Social movements | Society and Culture | MCAT | Khan Academy

Voiceover: Social movements are instrumental

to changing the path of a society.

When a group of people comes together

with a shared idea,

they can create lasting effects by

encouraging change in their society

or by resisting it,

both of which will shape the future

of their society.

But a social movement is not just

a group of people with an idea.

If that were the case, every little group

with a novel idea would be starting

a social movement.

No, social movements need organization,

leadership, and resources if they ever

hope to gain momentum and make an impact.

There are different types of social movements

depending on their goal.

Activist movements are focused on

changing some aspect of society,

while regressive or reactionary movements

are actively trying to resist change.

So, you can generally see how a

social movement will form.

You get a group with a strong, shared idea

that has the resources and leadership to survive

and they can make a difference

in one way or another.

Specifically though, it is not well defined.

There are several theories as to how and why

social movements form.

One of these is called mass society theory.

Early in the study of social movements

people were sceptical of the motivations

of those involved in social movements.

They were seen as dysfunctional,

irrational, and dangerous,

and that people would only join because

the social movement provided a sense

of community and refuge from

the meaninglessness of life on one zone.

This view point was strong during

the 20th century, the time of Nazism,

fascism, and Stalinism, which were social movements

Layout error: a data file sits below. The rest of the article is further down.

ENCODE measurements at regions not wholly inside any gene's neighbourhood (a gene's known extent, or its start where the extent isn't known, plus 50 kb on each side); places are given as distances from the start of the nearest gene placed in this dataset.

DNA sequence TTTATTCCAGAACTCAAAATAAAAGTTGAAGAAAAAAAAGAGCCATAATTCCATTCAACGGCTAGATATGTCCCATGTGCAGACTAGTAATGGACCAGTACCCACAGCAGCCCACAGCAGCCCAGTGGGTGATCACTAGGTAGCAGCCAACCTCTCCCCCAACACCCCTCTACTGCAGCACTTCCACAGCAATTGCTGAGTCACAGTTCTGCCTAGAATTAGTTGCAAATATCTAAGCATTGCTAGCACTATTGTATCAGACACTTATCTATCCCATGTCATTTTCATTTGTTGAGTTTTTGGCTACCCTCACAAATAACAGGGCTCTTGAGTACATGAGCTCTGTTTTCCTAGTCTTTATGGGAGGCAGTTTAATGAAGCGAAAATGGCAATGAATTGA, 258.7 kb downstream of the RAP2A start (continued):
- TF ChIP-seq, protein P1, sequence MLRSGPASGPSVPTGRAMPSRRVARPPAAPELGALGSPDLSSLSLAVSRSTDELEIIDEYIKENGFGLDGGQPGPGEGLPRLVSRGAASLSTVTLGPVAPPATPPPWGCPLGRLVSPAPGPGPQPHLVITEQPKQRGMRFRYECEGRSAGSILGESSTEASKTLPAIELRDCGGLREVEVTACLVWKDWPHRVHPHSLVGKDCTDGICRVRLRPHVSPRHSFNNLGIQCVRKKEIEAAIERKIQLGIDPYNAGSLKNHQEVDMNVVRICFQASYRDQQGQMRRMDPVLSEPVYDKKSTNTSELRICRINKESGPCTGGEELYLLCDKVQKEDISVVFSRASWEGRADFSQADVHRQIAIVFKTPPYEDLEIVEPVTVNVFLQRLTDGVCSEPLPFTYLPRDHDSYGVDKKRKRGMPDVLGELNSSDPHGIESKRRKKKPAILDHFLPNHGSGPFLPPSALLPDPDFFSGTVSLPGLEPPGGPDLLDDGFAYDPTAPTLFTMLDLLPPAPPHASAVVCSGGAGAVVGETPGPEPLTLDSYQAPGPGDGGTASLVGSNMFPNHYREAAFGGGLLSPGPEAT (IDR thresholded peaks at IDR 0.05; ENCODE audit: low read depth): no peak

that result in the destruction of

millions of lives.

But this theory did not persist

through the century.

By the '60's, scholars took a more open look

at social movements,

especially after the civil rights movement,

which certainly did not arise simply

to satisfy a psychological need for involvement.

More recently, a few main theories

have been developed.

One is the relative deprivation theory,

which focuses on the actions of groups

who are oppressed or deprived of rights

that other people in their society enjoy.

So, if you look at the civil rights movement

from this viewpoint,

it is obviously a response to the

inequality and oppression experienced by

people of color in the U.S.

But what is interesting about social movements

is that it isn't always the people who

are the worst off who join up.

More important is how

people perceive their situation.

Someone just scraping by can be happy as a clam

because they made their dream

of owning their own little

corner bistro into a reality

and then a person making 100,000 a year

is frustrated because they don't feel like

they're respected by their company.

So, what you have to look at

is the relative deprivation,

the feeling of discrepancy between

legitimate expectations and

the reality of the present.

But, that's not enough on its own.

People must feel like they deserve better

and they must think that they cannot

be helped my conventional means.

According to relative deprivation theory

those three things are necessary for

a social movement to form,

a relative deprivation,

a feeling of deserving better,

and to believe that conventional methods

are useless to help.

But there are criticisms to this theory.

Even people who don't feel deprived

will chose to join a social movement.

They join because they want to address

a perceived injustice that they may not

even suffer from themselves.

It can be too risky for the most oppressed

people to join a social movement

because they may not have the

resources to participate,

they cannot take time off work

to promote the idea.

Even so, there are exceptions, as always.

Under Cesar Chavez, migrant farm workers united

to gain rights and job security.

Another issue with the relative deprivation theory

is that sometimes, even when all three factors

are present, no social movement is created.

OK so, it has some problems

but it's a start at least.

Another theory, resource mobilization theory,

looks at the social movements

from a different angle.

Instead of looking at the deprivation of the people,

the resource mobilization approach

focuses on the factors that help or hinder

a social movement.